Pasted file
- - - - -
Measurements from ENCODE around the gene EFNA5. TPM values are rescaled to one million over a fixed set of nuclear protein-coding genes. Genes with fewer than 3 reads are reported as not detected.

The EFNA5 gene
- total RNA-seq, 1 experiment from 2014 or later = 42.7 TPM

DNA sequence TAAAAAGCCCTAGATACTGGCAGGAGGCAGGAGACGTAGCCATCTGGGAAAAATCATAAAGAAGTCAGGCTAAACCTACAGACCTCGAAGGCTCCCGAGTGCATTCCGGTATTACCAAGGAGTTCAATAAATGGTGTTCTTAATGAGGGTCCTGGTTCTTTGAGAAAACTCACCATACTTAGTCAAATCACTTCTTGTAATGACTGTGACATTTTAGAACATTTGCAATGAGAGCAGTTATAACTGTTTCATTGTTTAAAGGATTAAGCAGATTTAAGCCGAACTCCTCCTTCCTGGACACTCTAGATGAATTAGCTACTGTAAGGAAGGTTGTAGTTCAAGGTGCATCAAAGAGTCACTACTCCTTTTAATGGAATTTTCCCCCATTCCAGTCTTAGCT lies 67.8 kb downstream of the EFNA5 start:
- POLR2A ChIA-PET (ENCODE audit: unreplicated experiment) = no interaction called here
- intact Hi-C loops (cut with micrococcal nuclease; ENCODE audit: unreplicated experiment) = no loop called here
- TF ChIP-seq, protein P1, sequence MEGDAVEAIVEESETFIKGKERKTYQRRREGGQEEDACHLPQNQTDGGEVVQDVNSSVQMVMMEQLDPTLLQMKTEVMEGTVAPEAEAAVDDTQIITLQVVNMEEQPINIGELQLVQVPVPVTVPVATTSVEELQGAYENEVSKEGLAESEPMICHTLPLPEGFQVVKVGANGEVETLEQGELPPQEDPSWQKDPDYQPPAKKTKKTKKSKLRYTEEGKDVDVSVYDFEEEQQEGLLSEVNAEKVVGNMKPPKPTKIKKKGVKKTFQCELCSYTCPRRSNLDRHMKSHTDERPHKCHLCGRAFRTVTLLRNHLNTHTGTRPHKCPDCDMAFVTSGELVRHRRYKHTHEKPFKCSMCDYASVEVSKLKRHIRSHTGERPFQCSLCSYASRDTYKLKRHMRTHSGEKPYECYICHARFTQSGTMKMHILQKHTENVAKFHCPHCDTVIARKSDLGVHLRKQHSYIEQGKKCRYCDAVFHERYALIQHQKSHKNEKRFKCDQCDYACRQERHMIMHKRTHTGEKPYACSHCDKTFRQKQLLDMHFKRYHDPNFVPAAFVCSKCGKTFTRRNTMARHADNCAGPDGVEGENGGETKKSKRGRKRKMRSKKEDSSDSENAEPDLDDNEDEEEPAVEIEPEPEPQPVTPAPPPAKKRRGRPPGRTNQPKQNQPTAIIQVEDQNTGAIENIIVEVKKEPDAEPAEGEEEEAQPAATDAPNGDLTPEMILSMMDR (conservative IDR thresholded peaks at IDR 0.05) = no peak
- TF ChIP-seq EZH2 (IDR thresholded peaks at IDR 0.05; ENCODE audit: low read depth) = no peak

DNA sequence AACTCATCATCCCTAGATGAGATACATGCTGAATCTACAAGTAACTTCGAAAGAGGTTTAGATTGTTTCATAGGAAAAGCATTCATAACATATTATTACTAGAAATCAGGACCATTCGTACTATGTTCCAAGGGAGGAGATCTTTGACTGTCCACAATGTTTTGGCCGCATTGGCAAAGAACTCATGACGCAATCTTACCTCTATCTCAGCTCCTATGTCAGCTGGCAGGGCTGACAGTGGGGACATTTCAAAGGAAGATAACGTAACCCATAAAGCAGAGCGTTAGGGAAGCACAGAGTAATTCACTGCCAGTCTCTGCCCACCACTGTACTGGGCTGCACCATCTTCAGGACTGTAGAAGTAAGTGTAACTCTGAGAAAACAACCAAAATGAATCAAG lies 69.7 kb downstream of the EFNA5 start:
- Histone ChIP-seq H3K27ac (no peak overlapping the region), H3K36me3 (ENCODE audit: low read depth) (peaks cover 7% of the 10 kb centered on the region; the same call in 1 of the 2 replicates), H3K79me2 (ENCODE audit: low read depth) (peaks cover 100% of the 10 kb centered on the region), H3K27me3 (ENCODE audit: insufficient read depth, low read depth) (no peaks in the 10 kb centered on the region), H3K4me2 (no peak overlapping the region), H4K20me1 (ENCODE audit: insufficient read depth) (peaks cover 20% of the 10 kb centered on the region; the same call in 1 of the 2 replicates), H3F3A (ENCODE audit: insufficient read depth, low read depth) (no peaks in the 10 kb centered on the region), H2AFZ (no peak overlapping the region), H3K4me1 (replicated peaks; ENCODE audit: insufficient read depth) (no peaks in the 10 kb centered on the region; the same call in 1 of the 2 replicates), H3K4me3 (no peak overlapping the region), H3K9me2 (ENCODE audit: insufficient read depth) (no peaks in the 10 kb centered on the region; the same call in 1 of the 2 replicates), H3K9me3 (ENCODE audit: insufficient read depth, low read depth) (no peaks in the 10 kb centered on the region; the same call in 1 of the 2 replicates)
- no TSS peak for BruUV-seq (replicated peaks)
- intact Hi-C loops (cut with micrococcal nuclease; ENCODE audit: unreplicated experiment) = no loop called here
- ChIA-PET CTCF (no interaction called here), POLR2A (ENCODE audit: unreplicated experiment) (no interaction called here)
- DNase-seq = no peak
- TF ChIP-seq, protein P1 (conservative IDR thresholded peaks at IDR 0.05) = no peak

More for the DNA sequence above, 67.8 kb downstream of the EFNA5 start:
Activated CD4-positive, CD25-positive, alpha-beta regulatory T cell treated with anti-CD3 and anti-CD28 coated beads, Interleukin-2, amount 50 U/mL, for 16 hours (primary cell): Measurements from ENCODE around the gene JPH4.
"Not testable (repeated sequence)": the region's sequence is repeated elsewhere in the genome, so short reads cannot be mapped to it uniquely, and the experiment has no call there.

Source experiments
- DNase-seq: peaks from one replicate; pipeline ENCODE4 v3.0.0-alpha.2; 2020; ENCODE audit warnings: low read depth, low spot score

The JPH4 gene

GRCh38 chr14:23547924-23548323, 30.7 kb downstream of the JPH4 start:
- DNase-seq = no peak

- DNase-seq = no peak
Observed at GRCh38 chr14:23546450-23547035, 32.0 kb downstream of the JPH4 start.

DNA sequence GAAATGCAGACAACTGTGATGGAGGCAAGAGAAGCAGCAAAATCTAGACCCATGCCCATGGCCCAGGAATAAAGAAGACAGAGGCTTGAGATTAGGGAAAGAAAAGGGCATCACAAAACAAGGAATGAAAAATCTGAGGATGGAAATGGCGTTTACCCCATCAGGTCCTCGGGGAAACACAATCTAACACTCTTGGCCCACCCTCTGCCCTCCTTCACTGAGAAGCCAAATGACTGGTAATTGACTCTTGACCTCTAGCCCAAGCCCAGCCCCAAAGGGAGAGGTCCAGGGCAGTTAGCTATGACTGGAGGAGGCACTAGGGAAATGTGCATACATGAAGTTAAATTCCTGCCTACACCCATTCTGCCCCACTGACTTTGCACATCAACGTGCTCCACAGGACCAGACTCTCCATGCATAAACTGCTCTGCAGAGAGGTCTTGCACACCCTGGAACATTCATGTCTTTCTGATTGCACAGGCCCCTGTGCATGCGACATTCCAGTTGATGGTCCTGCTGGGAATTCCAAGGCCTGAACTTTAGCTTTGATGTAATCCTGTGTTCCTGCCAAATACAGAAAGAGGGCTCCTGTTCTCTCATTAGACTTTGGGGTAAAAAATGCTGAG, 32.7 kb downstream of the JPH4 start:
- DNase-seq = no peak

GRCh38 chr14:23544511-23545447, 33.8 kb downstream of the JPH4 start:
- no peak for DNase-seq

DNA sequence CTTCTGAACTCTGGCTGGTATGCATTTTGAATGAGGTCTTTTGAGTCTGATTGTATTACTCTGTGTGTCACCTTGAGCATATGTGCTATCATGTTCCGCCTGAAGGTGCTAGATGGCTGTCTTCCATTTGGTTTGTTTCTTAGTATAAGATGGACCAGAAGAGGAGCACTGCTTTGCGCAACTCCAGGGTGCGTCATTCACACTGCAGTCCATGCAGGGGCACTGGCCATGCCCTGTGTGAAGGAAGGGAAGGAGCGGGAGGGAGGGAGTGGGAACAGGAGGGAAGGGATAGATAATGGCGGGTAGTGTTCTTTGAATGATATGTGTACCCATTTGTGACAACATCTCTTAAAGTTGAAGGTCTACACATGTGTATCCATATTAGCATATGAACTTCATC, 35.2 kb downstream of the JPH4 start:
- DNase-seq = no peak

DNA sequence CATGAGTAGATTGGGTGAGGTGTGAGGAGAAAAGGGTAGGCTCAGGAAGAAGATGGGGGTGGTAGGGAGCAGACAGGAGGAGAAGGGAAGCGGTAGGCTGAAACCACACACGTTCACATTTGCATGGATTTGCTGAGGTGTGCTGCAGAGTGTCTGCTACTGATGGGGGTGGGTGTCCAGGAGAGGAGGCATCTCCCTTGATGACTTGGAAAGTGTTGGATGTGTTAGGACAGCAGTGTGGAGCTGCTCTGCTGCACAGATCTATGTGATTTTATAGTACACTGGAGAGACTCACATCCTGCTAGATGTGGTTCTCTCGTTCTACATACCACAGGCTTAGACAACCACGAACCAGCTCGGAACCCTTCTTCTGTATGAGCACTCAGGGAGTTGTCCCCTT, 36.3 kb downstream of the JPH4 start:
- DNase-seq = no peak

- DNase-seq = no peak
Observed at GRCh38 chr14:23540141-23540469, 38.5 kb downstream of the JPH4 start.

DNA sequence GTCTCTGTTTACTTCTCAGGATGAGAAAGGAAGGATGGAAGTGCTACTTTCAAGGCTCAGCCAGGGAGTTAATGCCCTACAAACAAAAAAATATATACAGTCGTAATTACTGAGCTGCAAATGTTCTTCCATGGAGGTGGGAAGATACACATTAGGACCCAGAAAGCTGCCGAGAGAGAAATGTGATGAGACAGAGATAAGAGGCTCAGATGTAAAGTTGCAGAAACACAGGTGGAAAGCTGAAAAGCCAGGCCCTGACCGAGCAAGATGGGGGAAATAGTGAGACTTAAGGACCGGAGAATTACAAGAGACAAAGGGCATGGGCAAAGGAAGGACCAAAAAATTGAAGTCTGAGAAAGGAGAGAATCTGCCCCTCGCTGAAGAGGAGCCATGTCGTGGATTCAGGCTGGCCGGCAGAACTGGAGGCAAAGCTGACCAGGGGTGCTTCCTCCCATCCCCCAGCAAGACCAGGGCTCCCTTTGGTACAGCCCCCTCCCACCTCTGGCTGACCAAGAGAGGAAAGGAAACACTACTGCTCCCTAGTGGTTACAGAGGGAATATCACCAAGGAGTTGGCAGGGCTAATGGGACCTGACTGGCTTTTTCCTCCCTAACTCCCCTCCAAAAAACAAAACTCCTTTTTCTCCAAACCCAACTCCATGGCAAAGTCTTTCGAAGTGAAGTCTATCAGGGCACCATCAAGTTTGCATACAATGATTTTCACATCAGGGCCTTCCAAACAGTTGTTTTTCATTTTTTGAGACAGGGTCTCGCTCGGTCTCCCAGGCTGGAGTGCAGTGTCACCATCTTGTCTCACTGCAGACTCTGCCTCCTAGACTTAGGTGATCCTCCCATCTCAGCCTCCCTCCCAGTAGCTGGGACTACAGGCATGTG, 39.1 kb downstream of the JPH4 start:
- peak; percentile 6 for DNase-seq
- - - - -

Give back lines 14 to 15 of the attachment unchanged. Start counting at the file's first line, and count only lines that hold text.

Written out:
- DNase-seq = no peak
- TF ChIP-seq, protein P1 (conservative IDR thresholded peaks at IDR 0.05) = no peak